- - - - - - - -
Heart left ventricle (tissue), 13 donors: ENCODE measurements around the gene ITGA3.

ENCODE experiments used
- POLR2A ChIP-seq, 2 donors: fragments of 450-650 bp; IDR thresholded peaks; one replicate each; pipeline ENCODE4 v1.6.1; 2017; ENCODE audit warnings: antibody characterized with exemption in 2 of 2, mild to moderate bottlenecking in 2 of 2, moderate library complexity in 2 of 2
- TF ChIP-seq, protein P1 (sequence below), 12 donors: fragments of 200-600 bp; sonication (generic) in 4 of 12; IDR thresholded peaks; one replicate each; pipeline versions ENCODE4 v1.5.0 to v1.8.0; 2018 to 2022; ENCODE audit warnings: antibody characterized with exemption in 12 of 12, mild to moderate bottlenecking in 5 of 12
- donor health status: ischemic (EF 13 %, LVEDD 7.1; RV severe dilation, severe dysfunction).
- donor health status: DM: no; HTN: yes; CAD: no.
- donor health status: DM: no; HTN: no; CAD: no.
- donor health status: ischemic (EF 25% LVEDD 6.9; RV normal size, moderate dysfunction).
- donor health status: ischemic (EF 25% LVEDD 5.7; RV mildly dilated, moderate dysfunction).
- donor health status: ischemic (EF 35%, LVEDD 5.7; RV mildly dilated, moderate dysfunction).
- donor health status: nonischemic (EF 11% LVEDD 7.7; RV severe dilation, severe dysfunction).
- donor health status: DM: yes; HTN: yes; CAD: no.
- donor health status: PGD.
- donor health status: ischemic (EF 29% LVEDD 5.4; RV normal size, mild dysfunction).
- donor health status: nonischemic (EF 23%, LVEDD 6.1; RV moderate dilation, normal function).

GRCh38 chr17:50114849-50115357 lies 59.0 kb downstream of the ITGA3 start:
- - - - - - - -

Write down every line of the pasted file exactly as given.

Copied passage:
Heart left ventricle (tissue), 13 donors: ENCODE measurements around the gene ITGA3.

ENCODE experiments used
- POLR2A ChIP-seq, 2 donors: fragments of 450-650 bp; IDR thresholded peaks; one replicate each; pipeline ENCODE4 v1.6.1; 2017; ENCODE audit warnings: antibody characterized with exemption in 2 of 2, mild to moderate bottlenecking in 2 of 2, moderate library complexity in 2 of 2
- TF ChIP-seq, protein P1 (sequence below), 12 donors: fragments of 200-600 bp; sonication (generic) in 4 of 12; IDR thresholded peaks; one replicate each; pipeline versions ENCODE4 v1.5.0 to v1.8.0; 2018 to 2022; ENCODE audit warnings: antibody characterized with exemption in 12 of 12, mild to moderate bottlenecking in 5 of 12
- donor health status: ischemic (EF 13 %, LVEDD 7.1; RV severe dilation, severe dysfunction).
- donor health status: DM: no; HTN: yes; CAD: no.
- donor health status: DM: no; HTN: no; CAD: no.
- donor health status: ischemic (EF 25% LVEDD 6.9; RV normal size, moderate dysfunction).
- donor health status: ischemic (EF 25% LVEDD 5.7; RV mildly dilated, moderate dysfunction).
- donor health status: ischemic (EF 35%, LVEDD 5.7; RV mildly dilated, moderate dysfunction).
- donor health status: nonischemic (EF 11% LVEDD 7.7; RV severe dilation, severe dysfunction).
- donor health status: DM: yes; HTN: yes; CAD: no.
- donor health status: PGD.
- donor health status: ischemic (EF 29% LVEDD 5.4; RV normal size, mild dysfunction).
- donor health status: nonischemic (EF 23%, LVEDD 6.1; RV moderate dilation, normal function).

GRCh38 chr17:50114849-50115357 lies 59.0 kb downstream of the ITGA3 start: